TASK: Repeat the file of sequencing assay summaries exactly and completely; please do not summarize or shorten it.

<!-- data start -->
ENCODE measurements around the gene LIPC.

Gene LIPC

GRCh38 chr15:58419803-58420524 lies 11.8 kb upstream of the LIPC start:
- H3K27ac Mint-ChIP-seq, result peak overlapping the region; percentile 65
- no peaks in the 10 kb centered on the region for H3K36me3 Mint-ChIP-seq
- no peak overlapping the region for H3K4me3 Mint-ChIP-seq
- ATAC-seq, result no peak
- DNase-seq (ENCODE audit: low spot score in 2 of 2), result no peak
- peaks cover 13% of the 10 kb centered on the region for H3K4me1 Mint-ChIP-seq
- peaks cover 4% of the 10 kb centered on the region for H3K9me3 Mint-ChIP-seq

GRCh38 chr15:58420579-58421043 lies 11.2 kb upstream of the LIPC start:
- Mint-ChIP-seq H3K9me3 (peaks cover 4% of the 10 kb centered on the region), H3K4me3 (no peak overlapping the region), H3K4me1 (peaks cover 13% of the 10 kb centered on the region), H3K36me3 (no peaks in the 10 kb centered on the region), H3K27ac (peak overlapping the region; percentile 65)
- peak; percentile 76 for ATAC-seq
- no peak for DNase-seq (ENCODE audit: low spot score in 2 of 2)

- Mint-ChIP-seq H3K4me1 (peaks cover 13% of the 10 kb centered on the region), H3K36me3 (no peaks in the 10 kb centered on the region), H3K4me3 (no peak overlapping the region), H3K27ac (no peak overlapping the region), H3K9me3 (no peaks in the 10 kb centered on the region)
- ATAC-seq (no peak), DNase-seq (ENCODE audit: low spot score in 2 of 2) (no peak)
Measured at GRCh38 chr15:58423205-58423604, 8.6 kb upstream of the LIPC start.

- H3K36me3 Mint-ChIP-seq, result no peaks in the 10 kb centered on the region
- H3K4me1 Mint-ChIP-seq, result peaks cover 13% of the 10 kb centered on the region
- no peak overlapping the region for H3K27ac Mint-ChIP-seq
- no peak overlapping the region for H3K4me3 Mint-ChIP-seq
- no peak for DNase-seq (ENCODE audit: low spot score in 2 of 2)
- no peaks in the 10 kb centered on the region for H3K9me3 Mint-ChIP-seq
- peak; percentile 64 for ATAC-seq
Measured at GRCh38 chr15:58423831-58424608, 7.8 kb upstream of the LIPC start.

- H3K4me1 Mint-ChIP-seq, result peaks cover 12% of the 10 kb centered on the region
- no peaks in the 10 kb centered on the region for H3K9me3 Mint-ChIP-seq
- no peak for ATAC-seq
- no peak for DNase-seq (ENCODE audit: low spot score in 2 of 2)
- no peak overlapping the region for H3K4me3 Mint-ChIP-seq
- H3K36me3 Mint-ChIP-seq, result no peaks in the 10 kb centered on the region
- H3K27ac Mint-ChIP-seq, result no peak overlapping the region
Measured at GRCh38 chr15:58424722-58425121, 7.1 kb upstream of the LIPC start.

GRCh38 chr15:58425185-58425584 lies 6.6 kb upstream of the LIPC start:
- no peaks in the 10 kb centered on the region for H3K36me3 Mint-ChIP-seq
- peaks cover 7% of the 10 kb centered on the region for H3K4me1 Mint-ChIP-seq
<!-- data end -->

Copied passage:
ENCODE measurements around the gene LIPC.

Gene LIPC

GRCh38 chr15:58419803-58420524 lies 11.8 kb upstream of the LIPC start:
- H3K27ac Mint-ChIP-seq, result peak overlapping the region; percentile 65
- no peaks in the 10 kb centered on the region for H3K36me3 Mint-ChIP-seq
- no peak overlapping the region for H3K4me3 Mint-ChIP-seq
- ATAC-seq, result no peak
- DNase-seq (ENCODE audit: low spot score in 2 of 2), result no peak
- peaks cover 13% of the 10 kb centered on the region for H3K4me1 Mint-ChIP-seq
- peaks cover 4% of the 10 kb centered on the region for H3K9me3 Mint-ChIP-seq

GRCh38 chr15:58420579-58421043 lies 11.2 kb upstream of the LIPC start:
- Mint-ChIP-seq H3K9me3 (peaks cover 4% of the 10 kb centered on the region), H3K4me3 (no peak overlapping the region), H3K4me1 (peaks cover 13% of the 10 kb centered on the region), H3K36me3 (no peaks in the 10 kb centered on the region), H3K27ac (peak overlapping the region; percentile 65)
- peak; percentile 76 for ATAC-seq
- no peak for DNase-seq (ENCODE audit: low spot score in 2 of 2)

- Mint-ChIP-seq H3K4me1 (peaks cover 13% of the 10 kb centered on the region), H3K36me3 (no peaks in the 10 kb centered on the region), H3K4me3 (no peak overlapping the region), H3K27ac (no peak overlapping the region), H3K9me3 (no peaks in the 10 kb centered on the region)
- ATAC-seq (no peak), DNase-seq (ENCODE audit: low spot score in 2 of 2) (no peak)
Measured at GRCh38 chr15:58423205-58423604, 8.6 kb upstream of the LIPC start.

- H3K36me3 Mint-ChIP-seq, result no peaks in the 10 kb centered on the region
- H3K4me1 Mint-ChIP-seq, result peaks cover 13% of the 10 kb centered on the region
- no peak overlapping the region for H3K27ac Mint-ChIP-seq
- no peak overlapping the region for H3K4me3 Mint-ChIP-seq
- no peak for DNase-seq (ENCODE audit: low spot score in 2 of 2)
- no peaks in the 10 kb centered on the region for H3K9me3 Mint-ChIP-seq
- peak; percentile 64 for ATAC-seq
Measured at GRCh38 chr15:58423831-58424608, 7.8 kb upstream of the LIPC start.

- H3K4me1 Mint-ChIP-seq, result peaks cover 12% of the 10 kb centered on the region
- no peaks in the 10 kb centered on the region for H3K9me3 Mint-ChIP-seq
- no peak for ATAC-seq
- no peak for DNase-seq (ENCODE audit: low spot score in 2 of 2)
- no peak overlapping the region for H3K4me3 Mint-ChIP-seq
- H3K36me3 Mint-ChIP-seq, result no peaks in the 10 kb centered on the region
- H3K27ac Mint-ChIP-seq, result no peak overlapping the region
Measured at GRCh38 chr15:58424722-58425121, 7.1 kb upstream of the LIPC start.

GRCh38 chr15:58425185-58425584 lies 6.6 kb upstream of the LIPC start:
- no peaks in the 10 kb centered on the region for H3K36me3 Mint-ChIP-seq
- peaks cover 7% of the 10 kb centered on the region for H3K4me1 Mint-ChIP-seq